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The National Institute of General Medical Sciences (NIGMS), one of the National Institutes of Health, supports all research featured in this digest. Although only the lead scientists are named, coworkers and other collaborators also contributed to the findings.

In This Issue... November 17, 2011

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Worm sperm

Cool Image: Moving Questions

Tom Roberts • Florida State University

Two worm sperm shimmy across a microscope slide. Unlike most cells that rely on motor proteins to propel themselves forward, worm sperm use tiny fibers at their front ends. Putting the fibers together and taking them apart sets the cells in motion. In a new advance, researchers disassembled the worm sperm cell and rebuilt the parts used for motion so that they worked just as they do in a live cell. This approach may serve as a model for studying how other cells, including cancerous ones, get around.
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The fruit fly midgut, showing intestinal (blue and red) and stem (green) cells. Credit: Lucy O'Brien and David Bilder.

Stem Cells Enable Adaptive Resizing of Fly Intestine

David Bilder • University of California, Berkeley

Many tissues and organs, such as muscles or the liver, grow or shrink with usage. Even the intestine can be affected, shrinking to a third of its normal size in hibernating animals. Scientists have uncovered a mechanism by which this type of "organ adaptation" occurs. Working in fruit flies, they found that food intake causes the intestine to produce insulin, stimulating the division of intestinal stem cells and the expansion of the gut. The findings may suggest new approaches for treating obesity and diabetes in humans.
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Caption: The fruit fly midgut, showing intestinal (blue and red) and stem (green) cells. Credit: Lucy O'Brien and David Bilder. High res. image (JPG, 59KB)
Zelda protein. Credit: PLoS Genetics.

Protein Zelda Flips Mother's Genes Off, Zygote's Genes On

Christine Rushlow • New York University

For a short time, a fertilized egg (zygote) relies on maternal molecules before its own genetic processes kick in. Researchers have now identified a protein, called Zelda, that appears to coordinate this transition. Zelda turns off maternal genes and activates zygotic genes that form body parts, grow nerve cells and control other processes in the developing embryo. Although the research was done in fruit flies, the scientists suspect that molecules like Zelda also regulate the maternal to zygotic transition in humans. If so, studies of the protein could shed light on the molecular causes of certain birth defects. Read more... Link to external Web site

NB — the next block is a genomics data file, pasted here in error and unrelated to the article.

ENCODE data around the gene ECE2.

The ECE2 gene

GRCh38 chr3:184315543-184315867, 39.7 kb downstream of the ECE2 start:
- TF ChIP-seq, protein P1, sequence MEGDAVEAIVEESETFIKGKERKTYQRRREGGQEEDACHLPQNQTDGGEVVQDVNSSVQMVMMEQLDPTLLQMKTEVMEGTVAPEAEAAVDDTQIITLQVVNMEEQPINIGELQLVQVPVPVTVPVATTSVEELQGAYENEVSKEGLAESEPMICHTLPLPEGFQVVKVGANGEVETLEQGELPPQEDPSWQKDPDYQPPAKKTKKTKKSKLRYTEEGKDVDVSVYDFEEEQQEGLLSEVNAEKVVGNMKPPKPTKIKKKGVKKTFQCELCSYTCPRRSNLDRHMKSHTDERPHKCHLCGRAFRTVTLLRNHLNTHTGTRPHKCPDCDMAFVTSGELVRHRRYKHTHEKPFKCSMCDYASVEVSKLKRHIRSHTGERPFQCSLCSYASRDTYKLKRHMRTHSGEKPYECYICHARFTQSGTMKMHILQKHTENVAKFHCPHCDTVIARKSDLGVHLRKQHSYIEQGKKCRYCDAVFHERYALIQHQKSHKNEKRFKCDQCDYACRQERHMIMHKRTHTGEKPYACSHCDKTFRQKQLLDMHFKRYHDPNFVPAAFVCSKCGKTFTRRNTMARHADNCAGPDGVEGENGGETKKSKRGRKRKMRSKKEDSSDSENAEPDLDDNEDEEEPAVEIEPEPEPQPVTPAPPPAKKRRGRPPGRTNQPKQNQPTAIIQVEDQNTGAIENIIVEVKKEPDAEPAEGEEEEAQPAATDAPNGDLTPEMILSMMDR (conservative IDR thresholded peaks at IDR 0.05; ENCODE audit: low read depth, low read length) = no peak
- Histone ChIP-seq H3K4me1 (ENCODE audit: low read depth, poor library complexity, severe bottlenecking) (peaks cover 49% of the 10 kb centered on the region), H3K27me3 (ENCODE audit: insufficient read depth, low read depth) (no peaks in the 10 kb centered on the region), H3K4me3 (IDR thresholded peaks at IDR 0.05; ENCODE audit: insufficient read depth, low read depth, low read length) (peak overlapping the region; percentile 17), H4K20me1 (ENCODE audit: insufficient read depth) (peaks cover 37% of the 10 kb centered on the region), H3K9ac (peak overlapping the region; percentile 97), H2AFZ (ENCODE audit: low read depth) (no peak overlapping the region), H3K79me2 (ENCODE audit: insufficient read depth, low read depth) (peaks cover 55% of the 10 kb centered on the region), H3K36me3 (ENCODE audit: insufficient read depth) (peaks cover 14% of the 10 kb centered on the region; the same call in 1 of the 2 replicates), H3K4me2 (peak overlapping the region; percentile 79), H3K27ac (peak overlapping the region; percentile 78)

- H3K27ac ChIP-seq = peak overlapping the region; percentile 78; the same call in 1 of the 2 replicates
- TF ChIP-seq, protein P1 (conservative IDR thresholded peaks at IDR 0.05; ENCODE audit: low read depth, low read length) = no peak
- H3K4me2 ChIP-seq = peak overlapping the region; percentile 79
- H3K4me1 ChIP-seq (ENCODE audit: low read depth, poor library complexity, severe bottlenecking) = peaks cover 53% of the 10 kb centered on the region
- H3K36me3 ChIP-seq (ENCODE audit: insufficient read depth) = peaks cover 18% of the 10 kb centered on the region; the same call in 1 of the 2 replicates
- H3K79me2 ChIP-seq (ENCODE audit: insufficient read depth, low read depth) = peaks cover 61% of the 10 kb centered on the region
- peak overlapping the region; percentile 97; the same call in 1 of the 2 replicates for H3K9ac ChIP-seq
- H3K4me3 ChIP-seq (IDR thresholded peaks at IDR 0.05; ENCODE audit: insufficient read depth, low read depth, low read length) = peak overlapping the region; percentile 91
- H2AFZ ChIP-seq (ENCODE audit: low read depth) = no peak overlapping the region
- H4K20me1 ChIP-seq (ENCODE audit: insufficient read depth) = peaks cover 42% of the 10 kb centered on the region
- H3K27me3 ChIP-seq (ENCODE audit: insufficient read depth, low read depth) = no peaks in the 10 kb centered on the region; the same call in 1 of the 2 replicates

Caption: Zelda protein (tagged green) plays a major role in the early development of the fruit fly embryo. Credit: PLoS Genetics. High res. image (JPG, 35KB)
Medicines

Gut Bacteria May Play a Part in Cholesterol Drug's Effectiveness

Rima Kaddurah-Daouk • Duke University

Cholesterol-lowering drugs can be effective for some people, yet ineffective for others. A team of researchers recently discovered that the type of bacteria that reside in our gut may partly explain the variable response. The scientists found that three bile acids produced by certain bacteria in the gut appear to play a role in a person's response to simvastatin, a common cholesterol-lowering medicine. These findings suggest that understanding the impact of the microbes that inhabit us on the medicines we take will be essential for personalizing medical therapies. Read more... Link to external Web site

Caption: Researchers identified three bile acids in people who had a positive response to simvastatin.
Neuromuscular junction of a fruit fly larva. Credit: Thomas Jongens.

Impaired RNA Editing Linked to Fragile X Syndrome

Thomas Jongens • University of Pennsylvania School of Medicine

Disrupting the FMR1 gene causes Fragile X syndrome, the most common form of inherited intellectual disability and the most common genetic cause of autism. Now, new research in fruit flies shows that FMRP, the protein encoded by FMR1, is involved in RNA editing, a process that tweaks a gene's sequence much like a newspaper editor might modify a reporter's first draft. Fruit fly larvae lacking FMRP demonstrated impaired editing of certain RNAs and structural defects in the neuromuscular junction, an important communication channel between nerves and muscles. FMRP's newly discovered role in RNA editing provides insight into the molecular basis of Fragile X syndrome and offers new strategies for treating the condition. Read more... Link to external Web site

NIH's National Institute of Mental Health also supported this work.

Caption: Mistakes in RNA editing cause structural defects in the neuromuscular junction of a fruit fly larva. Credit: Thomas Jongens. High res. image (JPG, 45KB)


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This page last reviewed on November 17, 2011